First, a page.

View Full Version : Multi generational friendships.

2-12-15, 8:10pm
I went to a funeral today, for someone (who reminds me so much of Stevie Nicks and her mom), whose father died. Our families have been friends for at least three (maybe four) generations. A few years ago, I went to her grandfathers funeral and had to decline as her sister looks like a younger version of Stevie Nicks (but more of her father) as well and it was a Coupling funeral (TV show) moment.
I find it so strange that our families are not as close but I expect that happens when one tends to have boys and another tends to have girls and such (either the kids get together or grow apart).

This is both a kind of rant (getting things out there) as well as wondering how rare or common are these type of friendships? I can't really say I have seen any that went more then two generations, and feel sad that ours is closing, while at the same time find myself attracted to this gal that I rarely see anymore.

2-13-15, 4:54am
I live in the same rural area where both mine and my husbands families have lived since the 1850'-60's. I've been to a LOT of funerals out of respect for the families and their link to our family in the past, not necessarily because I was close to them. I suspect I will be the last generation to do so. Many of these families also attended church with us, and that was a close bond, as well as attending a small school with their children.

2-13-15, 4:54pm
My extended family has not experienced those multi-generational friendships, but I have to say I'm glad that you attend these funerals out of respect for those neighbors and families. I'm afraid it's something that many people feel they can skip and just send a card or flowers, but simply taking a few hours out of your day to be with someone at these sad events is an enormous human kindness.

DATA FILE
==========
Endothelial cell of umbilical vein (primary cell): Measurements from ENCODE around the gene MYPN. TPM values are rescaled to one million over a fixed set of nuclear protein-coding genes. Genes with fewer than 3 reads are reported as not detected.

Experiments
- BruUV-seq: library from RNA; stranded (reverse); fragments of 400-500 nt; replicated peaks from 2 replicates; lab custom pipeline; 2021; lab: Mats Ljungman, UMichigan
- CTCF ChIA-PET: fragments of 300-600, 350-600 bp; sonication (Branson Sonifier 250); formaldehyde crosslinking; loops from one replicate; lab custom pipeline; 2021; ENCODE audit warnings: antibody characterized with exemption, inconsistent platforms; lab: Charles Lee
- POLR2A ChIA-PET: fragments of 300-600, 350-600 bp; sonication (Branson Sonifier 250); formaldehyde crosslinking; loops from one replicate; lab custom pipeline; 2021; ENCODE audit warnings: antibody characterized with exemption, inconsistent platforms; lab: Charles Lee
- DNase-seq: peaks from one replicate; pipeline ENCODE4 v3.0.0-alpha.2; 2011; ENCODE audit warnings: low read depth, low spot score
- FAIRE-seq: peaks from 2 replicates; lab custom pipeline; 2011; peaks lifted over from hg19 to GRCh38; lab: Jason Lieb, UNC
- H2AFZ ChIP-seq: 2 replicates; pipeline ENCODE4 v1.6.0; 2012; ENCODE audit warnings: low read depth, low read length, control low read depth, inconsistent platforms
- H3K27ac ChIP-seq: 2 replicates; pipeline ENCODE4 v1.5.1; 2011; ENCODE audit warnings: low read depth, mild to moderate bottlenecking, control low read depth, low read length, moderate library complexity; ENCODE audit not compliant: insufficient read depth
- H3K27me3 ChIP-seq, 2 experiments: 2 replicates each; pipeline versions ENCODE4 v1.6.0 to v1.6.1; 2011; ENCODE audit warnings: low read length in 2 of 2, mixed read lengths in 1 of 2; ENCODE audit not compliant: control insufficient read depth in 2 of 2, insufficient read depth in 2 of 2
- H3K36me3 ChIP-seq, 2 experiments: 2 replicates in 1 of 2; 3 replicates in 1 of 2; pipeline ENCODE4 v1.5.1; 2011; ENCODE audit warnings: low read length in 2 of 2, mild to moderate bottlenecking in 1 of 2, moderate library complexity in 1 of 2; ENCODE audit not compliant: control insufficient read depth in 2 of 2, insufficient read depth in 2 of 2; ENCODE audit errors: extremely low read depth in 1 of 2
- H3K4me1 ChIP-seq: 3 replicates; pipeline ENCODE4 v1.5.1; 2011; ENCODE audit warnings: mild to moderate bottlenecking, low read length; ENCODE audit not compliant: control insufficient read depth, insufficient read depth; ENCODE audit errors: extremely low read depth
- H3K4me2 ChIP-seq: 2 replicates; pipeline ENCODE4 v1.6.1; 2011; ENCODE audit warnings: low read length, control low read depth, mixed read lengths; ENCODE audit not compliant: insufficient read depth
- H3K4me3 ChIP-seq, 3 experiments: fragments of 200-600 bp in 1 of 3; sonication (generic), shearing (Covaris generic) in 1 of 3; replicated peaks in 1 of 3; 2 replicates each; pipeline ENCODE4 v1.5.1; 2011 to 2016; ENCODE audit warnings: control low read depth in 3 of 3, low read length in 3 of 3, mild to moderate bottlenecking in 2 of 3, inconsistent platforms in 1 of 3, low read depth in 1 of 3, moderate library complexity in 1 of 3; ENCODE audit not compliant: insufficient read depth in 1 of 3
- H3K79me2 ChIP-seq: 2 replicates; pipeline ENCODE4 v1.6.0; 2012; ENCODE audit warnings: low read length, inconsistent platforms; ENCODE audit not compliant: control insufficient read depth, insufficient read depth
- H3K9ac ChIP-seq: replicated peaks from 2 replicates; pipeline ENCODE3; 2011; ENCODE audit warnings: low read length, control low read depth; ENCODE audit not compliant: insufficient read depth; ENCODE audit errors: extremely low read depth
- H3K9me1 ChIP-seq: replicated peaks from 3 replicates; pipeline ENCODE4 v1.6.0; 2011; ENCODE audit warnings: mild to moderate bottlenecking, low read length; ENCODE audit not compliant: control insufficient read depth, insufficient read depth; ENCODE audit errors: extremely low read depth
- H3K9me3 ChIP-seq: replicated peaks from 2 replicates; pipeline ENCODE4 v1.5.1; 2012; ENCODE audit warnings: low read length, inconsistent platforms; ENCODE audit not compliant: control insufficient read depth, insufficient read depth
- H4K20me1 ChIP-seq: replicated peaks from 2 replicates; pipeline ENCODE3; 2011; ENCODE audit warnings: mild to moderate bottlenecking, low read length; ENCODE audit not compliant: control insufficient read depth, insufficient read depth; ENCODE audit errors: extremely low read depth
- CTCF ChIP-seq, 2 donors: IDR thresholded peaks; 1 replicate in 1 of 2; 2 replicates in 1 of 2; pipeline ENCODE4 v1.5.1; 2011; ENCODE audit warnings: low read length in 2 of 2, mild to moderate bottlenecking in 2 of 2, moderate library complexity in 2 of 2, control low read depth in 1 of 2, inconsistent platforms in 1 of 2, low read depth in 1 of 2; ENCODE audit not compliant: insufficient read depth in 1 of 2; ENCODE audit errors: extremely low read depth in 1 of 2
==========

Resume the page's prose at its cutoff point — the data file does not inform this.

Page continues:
2-14-15, 11:08am
I'm guessing multi-generational friendships will become less and less common. It's just harder to attend funerals/weddings/christenings/etc. (formal occasions that mark friendship) when people live many hours away. More so as people choose to overbook their daily 24 hours.

Minnesota is a bit of an anachronism in that so many people who were born here stay here -- and that the climate and such tend to keep people from moving in (as they do to warmer or busier areas). Yesterday we were passing around first-day baby pictures of the daughter of some friends of ours. It seems likely to me that there will be some multi-generational friendships out of this set of people because we're all geographically located, there isn't a lot of wanderlust, and most of these folks -- especially the kids -- have been together their lives already. But I see such friendships happening far less frequently. I count myself lucky I fell into it myself.